a. Tanker at Ft. Lewis, WA...back when we had M60A1's and were issued 1911's and M3's...went to a pistol range and for some unknown reason, far too much .45 ball showed up and it couldn't be returned...we'd be there all night firing our .45's...until somebody got the bright idea to bring out our M3 grease guns and every 30 round mag in the arms room. Made for a fun afternoon!

b. Air Cav in Korea...somehow 2ID got a bunch of AKM's and 7.62x39 and directed "familiarization fire training"....so we aviators got to play for several hours with spanking new AKM's and all the ammo we could shoot...and didn't have to clean'em!

c. Loggy HQs in northern Germany before the wall fell...had a really worthless HQs commandant...a QM CPT, couldn't hit the broad side of a barn. Failed to qual with his .45...despite many on the staff bending over backwards giving him additional training (and ammo). CG got highly irritated and directed him to qual with the M16...guy bolo'd just as bad...again despite help from Rod & Gun clubbers and long-time NCO's...the QM CPT simply couldn't shoot. In the end, amongst other inefficiencies...I do remember the officer getting a less than stellar command OER that included a statement...this officer failed to qualify on any of the individual weapons assigned to his command....

RevDerb
December 6, 2010, 08:05 PM
In the Navy, once a year I had to show that I knew which end to point at the target, how to load it, and where the trigger was basically. :what:

Jahmby68
December 8, 2010, 05:28 AM
Army- Airborne Infantry 85-95: We qualified every 90 days on each weapon system so they staggered them and so it seemed we were shooting SOMETHING every month. The more expensive things (AT-4/ Dragons AT missiles & M203 40mm grenade launcher was almost always sub-munitions.

pyth0n
December 8, 2010, 03:50 PM
U.S.A.F. 1970-1991. I had to qualify annually unless I fired expert, then it was every three years. We fired the S&W model 15, .38 spl. I fired the M-16 in basic and not again until 16 years later for a base sponsored, all local squadrons, competition. I thought SP, LE, and Munitions people shot more, but I'm not 100% sure about that.

jonmerritt
December 8, 2010, 10:40 PM
At least 3 or 4 times a month if I wasn't on assignment. I was based in Germany, but was sent all over on various assignments that always required a weapon. I was a Cav Scout in the begining, but things changed in the process after basic. But that's another story. We went to the range often to keep our skills sharp.

wideym
December 9, 2010, 12:54 AM
While in the Army (Infantry) we would shoot for qualification right before EIB (Expert Infantrymans Badge) training otherwise we would only seem to get funds for ammo right before the fical year ended (October), when the "use it or lose it" mentality took over. Sometimes we woud get to fire up all the old ammo cleaned out of the ASP, expecially old explosive stuff like mortar rounds, M202 (4 barreled rocket launcher IE:Commando), AT-4s and LAWs.

Right after Desert Storm, Bush SR. started the military drawdown and Clinton expanded on that during the 90's, meaning ammo budgets were pitiful. It took Iraq and Afganistan to increase range time budgets to a more acceptable level for all branches and MOSs. It's nice to see clerks, cooks, and mechanics getting quality firearms training before deploying and most taking it to heart rather than them carrying their assigned weapon only because they were made to.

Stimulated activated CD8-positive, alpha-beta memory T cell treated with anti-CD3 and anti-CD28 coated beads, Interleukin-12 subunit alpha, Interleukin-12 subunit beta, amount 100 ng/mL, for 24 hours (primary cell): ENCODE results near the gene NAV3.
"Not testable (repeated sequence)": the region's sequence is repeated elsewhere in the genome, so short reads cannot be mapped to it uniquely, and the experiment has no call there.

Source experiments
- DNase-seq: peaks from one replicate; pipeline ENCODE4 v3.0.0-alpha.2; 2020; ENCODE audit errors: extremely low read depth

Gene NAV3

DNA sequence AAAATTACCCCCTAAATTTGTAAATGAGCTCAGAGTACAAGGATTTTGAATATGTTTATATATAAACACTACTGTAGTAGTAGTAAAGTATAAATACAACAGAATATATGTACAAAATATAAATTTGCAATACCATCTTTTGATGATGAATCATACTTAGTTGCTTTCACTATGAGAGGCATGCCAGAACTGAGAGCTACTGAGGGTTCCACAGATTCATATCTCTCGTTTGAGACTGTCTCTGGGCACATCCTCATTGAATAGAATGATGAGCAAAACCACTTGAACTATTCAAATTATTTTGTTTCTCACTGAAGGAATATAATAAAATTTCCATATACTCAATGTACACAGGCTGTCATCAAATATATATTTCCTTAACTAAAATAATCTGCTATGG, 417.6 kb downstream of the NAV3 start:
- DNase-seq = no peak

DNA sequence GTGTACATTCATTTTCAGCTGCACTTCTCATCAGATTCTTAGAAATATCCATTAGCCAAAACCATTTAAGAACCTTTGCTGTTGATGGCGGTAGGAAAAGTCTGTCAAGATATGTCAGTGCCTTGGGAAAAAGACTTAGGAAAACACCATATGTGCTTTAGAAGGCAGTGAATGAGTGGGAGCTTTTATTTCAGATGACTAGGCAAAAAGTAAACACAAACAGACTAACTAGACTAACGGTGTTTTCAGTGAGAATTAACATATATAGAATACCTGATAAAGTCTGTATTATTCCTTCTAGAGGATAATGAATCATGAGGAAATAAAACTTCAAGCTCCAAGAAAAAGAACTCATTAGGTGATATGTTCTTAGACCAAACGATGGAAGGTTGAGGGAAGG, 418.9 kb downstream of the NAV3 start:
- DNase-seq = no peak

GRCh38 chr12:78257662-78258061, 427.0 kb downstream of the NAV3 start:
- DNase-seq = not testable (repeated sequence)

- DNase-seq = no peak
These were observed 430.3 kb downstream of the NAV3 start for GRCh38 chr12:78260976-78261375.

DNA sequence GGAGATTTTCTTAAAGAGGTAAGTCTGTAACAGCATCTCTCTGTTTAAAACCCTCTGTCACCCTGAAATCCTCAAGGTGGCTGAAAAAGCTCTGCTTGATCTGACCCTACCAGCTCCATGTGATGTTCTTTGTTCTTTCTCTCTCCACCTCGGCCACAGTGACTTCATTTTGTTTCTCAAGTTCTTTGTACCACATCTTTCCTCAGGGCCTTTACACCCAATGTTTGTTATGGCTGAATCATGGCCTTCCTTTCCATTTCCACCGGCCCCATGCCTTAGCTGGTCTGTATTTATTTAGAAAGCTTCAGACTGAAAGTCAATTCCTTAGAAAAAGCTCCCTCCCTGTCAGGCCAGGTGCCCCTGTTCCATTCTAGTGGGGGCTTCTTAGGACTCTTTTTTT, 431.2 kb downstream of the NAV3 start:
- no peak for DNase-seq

Ramman911
December 9, 2010, 03:28 AM
Navy.... Ya nuff said :neener:

We would go back to the fantail/flight deck on occasion and pop off some .45, shotgun and m14. As long as we didn't shoot off the non skid we passed.

Tim the student
December 9, 2010, 06:20 AM
It took Iraq and Afganistan to increase range time budgets to a more acceptable level for all branches and MOSs.

Maybe in many cases, but not all. Some units were doing the right thing then too.

swampsavage
December 9, 2010, 06:33 AM
'65-69 w/US Army Security Agency...1st year (basic and advance schooling) only fired M-14 in Basic...3 yrs W Germany only went to range once for 40rd M-14...once, while on duty driver assignment, had to take a satchel of classified docs down to Geissen ('bout 90m south)...SOP called for being armed when such so off to the Autobahn w/ M-14 and 1 empty mag in the passenger seat of the Dodge sedan

JohnBiltz
December 9, 2010, 03:40 PM
My honest opinion is no unit shoot enough except for the Special Ops community. Some are just better than others and it always has been like that. Firearms use just gets tangled up in administrative BS. Range proticals alone make it difficult and there are just too many other demands on a units time.

clamman
December 9, 2010, 04:03 PM
USMC 74-81. Qualified with the M-16 and fam fired the 1911 in basic. Got to shoot the 50 cal. from a 6x6 while in driver training, also qualified with the 106 recoiless mounted to a 4x4 mule. After that just qual with the 16 once a year. Good ol' days.

rfnut
December 9, 2010, 11:12 PM
USMC 75-79. MOS 6636. So I only got to see live ammo once a year at the range.

Ole Coot
December 10, 2010, 12:45 PM
Late '60s, plenty of practice. I think we averaged about 50,000 rounds per hit. I couldn't attempt to count that high, too old to finish the count.

kmcintosh78
December 10, 2010, 03:54 PM
US Air Force 97-01. 100 rounds once a year with the M16.
As a LEO, at least 300 rounds every month.

skoro
December 10, 2010, 04:03 PM
USMC, 1974-1977

We had to qualify once each year with both the M16a1 and the M1911a1, and that was REAL target shooting. During the rest of the year in field exercises, we'd go through a lot of blank ammo, though. ;)

CZguy
December 10, 2010, 11:39 PM
During the rest of the year in field exercises, we'd go through a lot of blank ammo, though.

Yea, I always shot expert with blanks. :D